Friday, April 01, 2005

The Natural

In two days and seven hours the first pitch will hit the catcher's mitt, opening the 2005 season. There will be no "Baby" Bonds and the dark shroud of steroids will linger over most of the season. For those dejected by baseball's ignominious decline, the NYTs captures the ethereal sway the game once had on America with revisiting the curious myth of Sidd Finch.

In 1985, George Plimpton captured the essence of baseball's American allure with his talltale of the Mets pitching prospect, Sidd Finch, as an April Fools' hoax for Sports Illustrated. Here's Plimpton's character described by the NYTs Alan Schwarz:
Sidd Finch was an aspiring monk who spent much of his orphaned youth in England, went to Harvard, dropped out after one semester and learned to pitch in the mountains of Tibet, flinging rocks and meditating. He was discovered by a Mets minor league manager who watched in awe as the gawky string bean would wind up - he looked like Goofy in the old Disney cartoons - and throw pitches so fast and accurate that they vaporized soda bottles standing 60 feet away. The radar guns read an unfathomable 168; Nolan Ryan's heater was just a changeup compared with this kid's.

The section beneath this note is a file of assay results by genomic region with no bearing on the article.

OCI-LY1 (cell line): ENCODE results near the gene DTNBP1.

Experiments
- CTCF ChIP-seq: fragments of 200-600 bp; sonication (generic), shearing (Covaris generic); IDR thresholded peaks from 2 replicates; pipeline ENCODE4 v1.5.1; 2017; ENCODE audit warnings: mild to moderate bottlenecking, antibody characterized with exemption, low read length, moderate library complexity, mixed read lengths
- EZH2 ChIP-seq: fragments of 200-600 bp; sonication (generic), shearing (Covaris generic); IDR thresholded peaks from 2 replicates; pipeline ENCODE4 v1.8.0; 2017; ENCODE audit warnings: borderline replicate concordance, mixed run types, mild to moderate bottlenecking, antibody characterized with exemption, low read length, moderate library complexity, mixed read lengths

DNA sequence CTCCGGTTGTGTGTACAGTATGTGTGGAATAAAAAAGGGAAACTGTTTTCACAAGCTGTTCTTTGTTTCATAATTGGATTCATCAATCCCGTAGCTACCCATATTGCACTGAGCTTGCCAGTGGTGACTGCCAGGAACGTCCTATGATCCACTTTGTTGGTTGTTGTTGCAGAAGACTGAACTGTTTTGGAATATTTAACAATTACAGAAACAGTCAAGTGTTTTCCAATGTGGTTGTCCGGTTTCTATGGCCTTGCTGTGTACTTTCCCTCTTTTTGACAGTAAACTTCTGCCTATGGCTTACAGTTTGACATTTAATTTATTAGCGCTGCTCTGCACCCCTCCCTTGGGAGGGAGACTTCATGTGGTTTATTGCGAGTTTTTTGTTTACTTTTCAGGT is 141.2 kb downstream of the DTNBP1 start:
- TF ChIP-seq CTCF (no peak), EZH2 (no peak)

What baseball enthusiast doesn't get goosebumps thinking such a phenom lurks out there still, just ready to be scooped up, and placed on their hometeam's mound one hot, humid, summer night.

Go Mets!